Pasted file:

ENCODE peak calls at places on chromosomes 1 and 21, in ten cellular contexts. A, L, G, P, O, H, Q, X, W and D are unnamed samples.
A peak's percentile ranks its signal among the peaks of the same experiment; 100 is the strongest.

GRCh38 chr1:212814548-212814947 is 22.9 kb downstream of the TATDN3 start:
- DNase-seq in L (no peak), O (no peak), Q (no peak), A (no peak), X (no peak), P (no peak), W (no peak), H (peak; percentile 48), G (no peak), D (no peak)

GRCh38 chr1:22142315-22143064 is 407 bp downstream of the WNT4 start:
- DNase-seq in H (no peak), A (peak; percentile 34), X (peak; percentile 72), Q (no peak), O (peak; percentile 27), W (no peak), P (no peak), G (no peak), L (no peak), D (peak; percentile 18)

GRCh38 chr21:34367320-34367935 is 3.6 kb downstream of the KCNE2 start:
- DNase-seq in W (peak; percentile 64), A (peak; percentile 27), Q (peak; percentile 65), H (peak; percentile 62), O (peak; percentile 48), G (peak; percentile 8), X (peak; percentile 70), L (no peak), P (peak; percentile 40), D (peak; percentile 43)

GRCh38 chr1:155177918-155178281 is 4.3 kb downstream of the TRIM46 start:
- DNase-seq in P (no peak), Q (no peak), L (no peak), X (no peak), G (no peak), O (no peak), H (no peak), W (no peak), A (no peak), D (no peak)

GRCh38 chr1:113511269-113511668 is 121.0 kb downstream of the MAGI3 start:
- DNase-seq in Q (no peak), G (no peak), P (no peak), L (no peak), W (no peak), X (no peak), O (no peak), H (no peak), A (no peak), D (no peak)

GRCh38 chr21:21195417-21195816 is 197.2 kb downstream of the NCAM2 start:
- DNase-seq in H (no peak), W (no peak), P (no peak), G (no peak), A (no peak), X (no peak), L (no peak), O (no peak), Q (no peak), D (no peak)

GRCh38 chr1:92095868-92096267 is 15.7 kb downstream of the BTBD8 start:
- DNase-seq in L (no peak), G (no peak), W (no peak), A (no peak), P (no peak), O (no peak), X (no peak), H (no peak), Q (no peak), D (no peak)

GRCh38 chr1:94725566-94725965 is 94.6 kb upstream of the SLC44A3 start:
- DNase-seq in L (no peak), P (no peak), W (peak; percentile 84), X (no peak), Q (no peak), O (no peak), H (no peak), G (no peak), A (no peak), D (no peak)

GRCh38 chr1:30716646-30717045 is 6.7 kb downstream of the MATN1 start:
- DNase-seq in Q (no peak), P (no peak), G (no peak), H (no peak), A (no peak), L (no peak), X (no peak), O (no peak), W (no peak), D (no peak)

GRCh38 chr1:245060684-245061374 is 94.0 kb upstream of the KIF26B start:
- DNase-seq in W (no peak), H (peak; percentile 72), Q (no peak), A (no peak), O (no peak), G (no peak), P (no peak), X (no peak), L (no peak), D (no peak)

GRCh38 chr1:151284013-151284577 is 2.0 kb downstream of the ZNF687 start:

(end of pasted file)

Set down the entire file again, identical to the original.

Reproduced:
ENCODE peak calls at places on chromosomes 1 and 21, in ten cellular contexts. A, L, G, P, O, H, Q, X, W and D are unnamed samples.
A peak's percentile ranks its signal among the peaks of the same experiment; 100 is the strongest.

GRCh38 chr1:212814548-212814947 is 22.9 kb downstream of the TATDN3 start:
- DNase-seq in L (no peak), O (no peak), Q (no peak), A (no peak), X (no peak), P (no peak), W (no peak), H (peak; percentile 48), G (no peak), D (no peak)

GRCh38 chr1:22142315-22143064 is 407 bp downstream of the WNT4 start:
- DNase-seq in H (no peak), A (peak; percentile 34), X (peak; percentile 72), Q (no peak), O (peak; percentile 27), W (no peak), P (no peak), G (no peak), L (no peak), D (peak; percentile 18)

GRCh38 chr21:34367320-34367935 is 3.6 kb downstream of the KCNE2 start:
- DNase-seq in W (peak; percentile 64), A (peak; percentile 27), Q (peak; percentile 65), H (peak; percentile 62), O (peak; percentile 48), G (peak; percentile 8), X (peak; percentile 70), L (no peak), P (peak; percentile 40), D (peak; percentile 43)

GRCh38 chr1:155177918-155178281 is 4.3 kb downstream of the TRIM46 start:
- DNase-seq in P (no peak), Q (no peak), L (no peak), X (no peak), G (no peak), O (no peak), H (no peak), W (no peak), A (no peak), D (no peak)

GRCh38 chr1:113511269-113511668 is 121.0 kb downstream of the MAGI3 start:
- DNase-seq in Q (no peak), G (no peak), P (no peak), L (no peak), W (no peak), X (no peak), O (no peak), H (no peak), A (no peak), D (no peak)

GRCh38 chr21:21195417-21195816 is 197.2 kb downstream of the NCAM2 start:
- DNase-seq in H (no peak), W (no peak), P (no peak), G (no peak), A (no peak), X (no peak), L (no peak), O (no peak), Q (no peak), D (no peak)

GRCh38 chr1:92095868-92096267 is 15.7 kb downstream of the BTBD8 start:
- DNase-seq in L (no peak), G (no peak), W (no peak), A (no peak), P (no peak), O (no peak), X (no peak), H (no peak), Q (no peak), D (no peak)

GRCh38 chr1:94725566-94725965 is 94.6 kb upstream of the SLC44A3 start:
- DNase-seq in L (no peak), P (no peak), W (peak; percentile 84), X (no peak), Q (no peak), O (no peak), H (no peak), G (no peak), A (no peak), D (no peak)

GRCh38 chr1:30716646-30717045 is 6.7 kb downstream of the MATN1 start:
- DNase-seq in Q (no peak), P (no peak), G (no peak), H (no peak), A (no peak), L (no peak), X (no peak), O (no peak), W (no peak), D (no peak)

GRCh38 chr1:245060684-245061374 is 94.0 kb upstream of the KIF26B start:
- DNase-seq in W (no peak), H (peak; percentile 72), Q (no peak), A (no peak), O (no peak), G (no peak), P (no peak), X (no peak), L (no peak), D (no peak)

GRCh38 chr1:151284013-151284577 is 2.0 kb downstream of the ZNF687 start: